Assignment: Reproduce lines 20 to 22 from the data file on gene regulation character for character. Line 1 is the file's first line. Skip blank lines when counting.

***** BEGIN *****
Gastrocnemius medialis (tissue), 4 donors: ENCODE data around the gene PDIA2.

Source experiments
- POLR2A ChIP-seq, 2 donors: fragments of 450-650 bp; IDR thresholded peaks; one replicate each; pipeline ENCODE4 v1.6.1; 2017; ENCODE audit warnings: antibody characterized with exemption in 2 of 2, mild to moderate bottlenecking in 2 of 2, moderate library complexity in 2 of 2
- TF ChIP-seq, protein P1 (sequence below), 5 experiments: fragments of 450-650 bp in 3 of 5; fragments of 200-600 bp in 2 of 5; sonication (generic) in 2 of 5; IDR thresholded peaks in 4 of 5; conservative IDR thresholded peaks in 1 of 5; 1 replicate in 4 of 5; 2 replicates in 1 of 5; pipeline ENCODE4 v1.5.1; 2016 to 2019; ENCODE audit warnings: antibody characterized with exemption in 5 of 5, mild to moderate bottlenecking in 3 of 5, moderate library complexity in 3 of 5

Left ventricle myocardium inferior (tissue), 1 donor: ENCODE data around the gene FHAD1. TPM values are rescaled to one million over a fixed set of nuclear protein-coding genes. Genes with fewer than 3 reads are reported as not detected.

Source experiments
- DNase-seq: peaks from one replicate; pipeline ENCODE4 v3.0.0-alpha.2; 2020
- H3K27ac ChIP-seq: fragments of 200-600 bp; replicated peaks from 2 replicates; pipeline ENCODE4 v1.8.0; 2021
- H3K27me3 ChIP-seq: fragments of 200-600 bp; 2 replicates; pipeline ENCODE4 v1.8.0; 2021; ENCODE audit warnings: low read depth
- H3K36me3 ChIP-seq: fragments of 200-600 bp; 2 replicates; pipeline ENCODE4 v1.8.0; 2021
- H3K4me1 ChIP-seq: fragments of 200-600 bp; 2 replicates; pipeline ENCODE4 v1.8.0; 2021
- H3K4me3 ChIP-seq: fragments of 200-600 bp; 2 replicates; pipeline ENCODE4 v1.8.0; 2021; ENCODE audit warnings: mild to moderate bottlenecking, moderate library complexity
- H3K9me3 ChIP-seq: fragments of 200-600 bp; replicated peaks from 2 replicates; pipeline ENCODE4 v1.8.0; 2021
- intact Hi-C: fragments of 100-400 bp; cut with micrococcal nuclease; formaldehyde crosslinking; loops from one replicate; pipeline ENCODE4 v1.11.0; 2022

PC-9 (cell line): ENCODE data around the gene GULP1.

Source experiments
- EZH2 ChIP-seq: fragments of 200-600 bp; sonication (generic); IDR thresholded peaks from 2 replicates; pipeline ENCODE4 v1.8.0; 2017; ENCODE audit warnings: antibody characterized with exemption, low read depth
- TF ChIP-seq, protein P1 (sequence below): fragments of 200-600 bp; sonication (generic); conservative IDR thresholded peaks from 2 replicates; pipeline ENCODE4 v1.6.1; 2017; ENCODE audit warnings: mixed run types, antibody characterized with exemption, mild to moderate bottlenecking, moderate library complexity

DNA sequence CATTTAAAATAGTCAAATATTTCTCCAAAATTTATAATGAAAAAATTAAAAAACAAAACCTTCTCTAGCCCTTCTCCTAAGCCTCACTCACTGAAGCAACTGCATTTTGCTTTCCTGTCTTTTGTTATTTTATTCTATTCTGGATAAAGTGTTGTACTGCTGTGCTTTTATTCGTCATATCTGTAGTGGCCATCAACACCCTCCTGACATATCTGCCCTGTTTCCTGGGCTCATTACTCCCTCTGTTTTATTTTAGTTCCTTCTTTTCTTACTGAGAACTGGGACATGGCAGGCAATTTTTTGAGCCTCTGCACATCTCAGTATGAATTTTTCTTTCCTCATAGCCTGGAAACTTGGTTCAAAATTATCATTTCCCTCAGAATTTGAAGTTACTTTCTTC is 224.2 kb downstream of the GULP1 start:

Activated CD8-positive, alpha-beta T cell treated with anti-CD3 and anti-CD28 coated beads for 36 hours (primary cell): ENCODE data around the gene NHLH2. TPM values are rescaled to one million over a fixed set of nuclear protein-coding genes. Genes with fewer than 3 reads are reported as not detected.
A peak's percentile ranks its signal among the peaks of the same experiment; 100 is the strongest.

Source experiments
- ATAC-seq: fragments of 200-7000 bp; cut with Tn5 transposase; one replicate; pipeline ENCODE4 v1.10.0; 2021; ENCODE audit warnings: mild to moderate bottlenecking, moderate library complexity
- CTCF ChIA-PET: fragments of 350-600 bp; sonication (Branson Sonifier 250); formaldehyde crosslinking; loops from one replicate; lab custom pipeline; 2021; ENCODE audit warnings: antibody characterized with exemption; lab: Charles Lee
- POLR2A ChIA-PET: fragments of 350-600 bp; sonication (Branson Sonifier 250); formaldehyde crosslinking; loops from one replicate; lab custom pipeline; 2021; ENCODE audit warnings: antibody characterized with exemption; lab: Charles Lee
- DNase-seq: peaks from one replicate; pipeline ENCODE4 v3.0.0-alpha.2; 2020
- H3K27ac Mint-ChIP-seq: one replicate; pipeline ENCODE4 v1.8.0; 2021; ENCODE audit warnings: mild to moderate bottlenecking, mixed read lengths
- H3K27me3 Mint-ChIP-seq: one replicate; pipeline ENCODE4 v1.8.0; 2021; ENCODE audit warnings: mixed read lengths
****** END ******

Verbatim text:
Activated CD8-positive, alpha-beta T cell treated with anti-CD3 and anti-CD28 coated beads for 36 hours (primary cell): ENCODE data around the gene NHLH2. TPM values are rescaled to one million over a fixed set of nuclear protein-coding genes. Genes with fewer than 3 reads are reported as not detected.
A peak's percentile ranks its signal among the peaks of the same experiment; 100 is the strongest.

Source experiments